Baobab: The Tree of Life
Updated: Dec 16, 2018
You may be asking yourself, what in the world is a Baobab? Believe me I was asking myself the same question two years ago at a Senegalese restaurant in Madrid's multicultural district. I looked at the menu and saw a drink named "Bouye" and the ingredients listed: Baobab and milk. I thought to myself what an interesting combination, and as a veteran foodie, I had to try it. A few moments later the drink came out and as I tasted it my palette was jumping for joy. It was delicious and so unexpected! I had never come across anything like it. I became more curious about this mysterious ingredient so I started to do my own research on the Baobab. What I found was intriguing.
The Baobab is a jack (a tree rather) of all trades that grows in the most arid regions of Africa, Arabia, and Australia. It is known as the "Tree of Life" due to the fact that every piece of it has a purpose, namely nutritional and medicinal. The Baobabs are revered by the communities that surround them and they are often believed to house spirits of community ancestors. They are even common meeting places for community leaders to discuss important issues. Baobab trees are gigantic reaching heights up to 98ft with trunk diameters of up to 36ft. If you have ever stood next to one, it is certainly an unforgettable experience! The branches have a root-like appearance making it notorious as the "upside down" tree. Baobabs are often thousands of years old making it one of the oldest living species on Earth!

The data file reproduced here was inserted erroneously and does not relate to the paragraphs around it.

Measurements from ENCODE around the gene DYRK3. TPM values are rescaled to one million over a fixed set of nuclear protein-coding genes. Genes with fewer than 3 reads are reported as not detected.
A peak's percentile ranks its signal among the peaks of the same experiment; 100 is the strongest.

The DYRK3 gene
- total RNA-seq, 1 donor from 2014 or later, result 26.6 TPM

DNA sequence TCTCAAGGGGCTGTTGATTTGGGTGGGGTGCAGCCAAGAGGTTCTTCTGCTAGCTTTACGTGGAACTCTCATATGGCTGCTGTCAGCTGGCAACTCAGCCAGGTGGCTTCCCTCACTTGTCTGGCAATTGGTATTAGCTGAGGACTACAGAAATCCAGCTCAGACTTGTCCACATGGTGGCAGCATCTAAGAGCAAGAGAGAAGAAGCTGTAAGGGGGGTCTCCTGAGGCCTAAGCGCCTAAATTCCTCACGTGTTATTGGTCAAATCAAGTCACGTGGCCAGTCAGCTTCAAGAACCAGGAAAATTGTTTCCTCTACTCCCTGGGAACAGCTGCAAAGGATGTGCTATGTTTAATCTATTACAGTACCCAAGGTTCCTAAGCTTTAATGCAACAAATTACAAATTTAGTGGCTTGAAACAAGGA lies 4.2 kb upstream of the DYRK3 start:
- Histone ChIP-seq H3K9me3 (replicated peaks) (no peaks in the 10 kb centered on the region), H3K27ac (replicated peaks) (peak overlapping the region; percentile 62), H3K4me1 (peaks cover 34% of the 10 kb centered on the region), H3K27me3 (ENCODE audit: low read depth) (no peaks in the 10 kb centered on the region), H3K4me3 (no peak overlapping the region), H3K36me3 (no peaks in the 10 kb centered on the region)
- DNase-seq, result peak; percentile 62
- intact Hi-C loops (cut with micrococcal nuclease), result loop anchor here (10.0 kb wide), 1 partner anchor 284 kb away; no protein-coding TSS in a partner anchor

Baobab fruit is oval shaped with a fuzzy green coating (it can cause you to itch so be careful when you handle one). It has a hard shell similar to that of a coconut, but a little less durable and it takes less force to crack it open. Inside you will find the Baobab fruit pulp which is white in color with copper colored fibers surrounding it. Underneath the pulp are the Baobab seeds which are small and range from brown to black in color. The fruit pulp is used to make Baobab fruit powder and the seeds are cold-pressed to make Baobab oil.
Baobab leaves are the most nutritious part of the tree containing essential amino acids, vitamin A, and various minerals. Baobab leaves are often turned into Baobab leaf powder which is used to thicken soups such as Tuwo de Kuka (from Nigeria) and add flavor to grains such as cous cous. They are a staple food in the regions that they grow especially in northern Nigeria and northern Ghana. The leaves are also used in cosmetic products such as soaps and skin creams.
The Bark & Roots:
The bark from the Baobab tree is used for its medicinal properties which help to cure fevers, cleanse sores, relieve toothache pain, and is even used as an antidote for some poisons! The durable and fibrous bark is also used to make objects ranging from ropes, clothes, baskets, and mats. Baobab bark regenerates itself so long as you take it off carefully and let it grow back peacefully. Similar to the bark, Baobab roots are used medicinally in tonics for malaria. In some countries, a washing agent is made from the roots to bathe babies in order to promote smooth skin.
Baobab trees have been used in numerous ways for thousands of years, and there is no surprise why it is called the tree of life!
Sources: Adansonia digitata L. A review of traditional uses, phytochemistry and pharmacology.